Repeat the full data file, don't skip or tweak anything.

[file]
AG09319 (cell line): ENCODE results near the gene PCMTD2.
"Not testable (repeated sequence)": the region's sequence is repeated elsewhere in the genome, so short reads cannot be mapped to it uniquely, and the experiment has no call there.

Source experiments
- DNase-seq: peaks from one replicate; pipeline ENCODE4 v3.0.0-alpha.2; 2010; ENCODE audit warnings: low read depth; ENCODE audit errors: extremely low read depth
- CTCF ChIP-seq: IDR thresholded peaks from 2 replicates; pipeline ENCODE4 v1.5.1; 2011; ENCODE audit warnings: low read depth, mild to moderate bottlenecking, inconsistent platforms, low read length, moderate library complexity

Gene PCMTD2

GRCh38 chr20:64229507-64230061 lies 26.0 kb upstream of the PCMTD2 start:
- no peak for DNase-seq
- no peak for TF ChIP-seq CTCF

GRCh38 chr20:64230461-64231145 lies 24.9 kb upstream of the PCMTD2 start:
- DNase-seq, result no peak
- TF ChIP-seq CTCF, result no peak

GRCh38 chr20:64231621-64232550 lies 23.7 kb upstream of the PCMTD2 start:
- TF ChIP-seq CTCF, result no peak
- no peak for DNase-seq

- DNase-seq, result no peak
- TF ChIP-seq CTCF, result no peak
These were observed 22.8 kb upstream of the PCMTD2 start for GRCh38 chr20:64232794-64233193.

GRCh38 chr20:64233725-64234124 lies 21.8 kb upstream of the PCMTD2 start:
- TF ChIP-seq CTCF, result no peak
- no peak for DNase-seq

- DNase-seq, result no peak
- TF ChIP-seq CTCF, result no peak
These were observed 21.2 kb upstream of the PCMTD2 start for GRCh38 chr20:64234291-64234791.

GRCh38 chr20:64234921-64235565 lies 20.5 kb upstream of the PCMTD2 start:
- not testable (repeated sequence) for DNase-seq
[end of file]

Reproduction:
AG09319 (cell line): ENCODE results near the gene PCMTD2.
"Not testable (repeated sequence)": the region's sequence is repeated elsewhere in the genome, so short reads cannot be mapped to it uniquely, and the experiment has no call there.

Source experiments
- DNase-seq: peaks from one replicate; pipeline ENCODE4 v3.0.0-alpha.2; 2010; ENCODE audit warnings: low read depth; ENCODE audit errors: extremely low read depth
- CTCF ChIP-seq: IDR thresholded peaks from 2 replicates; pipeline ENCODE4 v1.5.1; 2011; ENCODE audit warnings: low read depth, mild to moderate bottlenecking, inconsistent platforms, low read length, moderate library complexity

Gene PCMTD2

GRCh38 chr20:64229507-64230061 lies 26.0 kb upstream of the PCMTD2 start:
- no peak for DNase-seq
- no peak for TF ChIP-seq CTCF

GRCh38 chr20:64230461-64231145 lies 24.9 kb upstream of the PCMTD2 start:
- DNase-seq, result no peak
- TF ChIP-seq CTCF, result no peak

GRCh38 chr20:64231621-64232550 lies 23.7 kb upstream of the PCMTD2 start:
- TF ChIP-seq CTCF, result no peak
- no peak for DNase-seq

- DNase-seq, result no peak
- TF ChIP-seq CTCF, result no peak
These were observed 22.8 kb upstream of the PCMTD2 start for GRCh38 chr20:64232794-64233193.

GRCh38 chr20:64233725-64234124 lies 21.8 kb upstream of the PCMTD2 start:
- TF ChIP-seq CTCF, result no peak
- no peak for DNase-seq

- DNase-seq, result no peak
- TF ChIP-seq CTCF, result no peak
These were observed 21.2 kb upstream of the PCMTD2 start for GRCh38 chr20:64234291-64234791.

GRCh38 chr20:64234921-64235565 lies 20.5 kb upstream of the PCMTD2 start:
- not testable (repeated sequence) for DNase-seq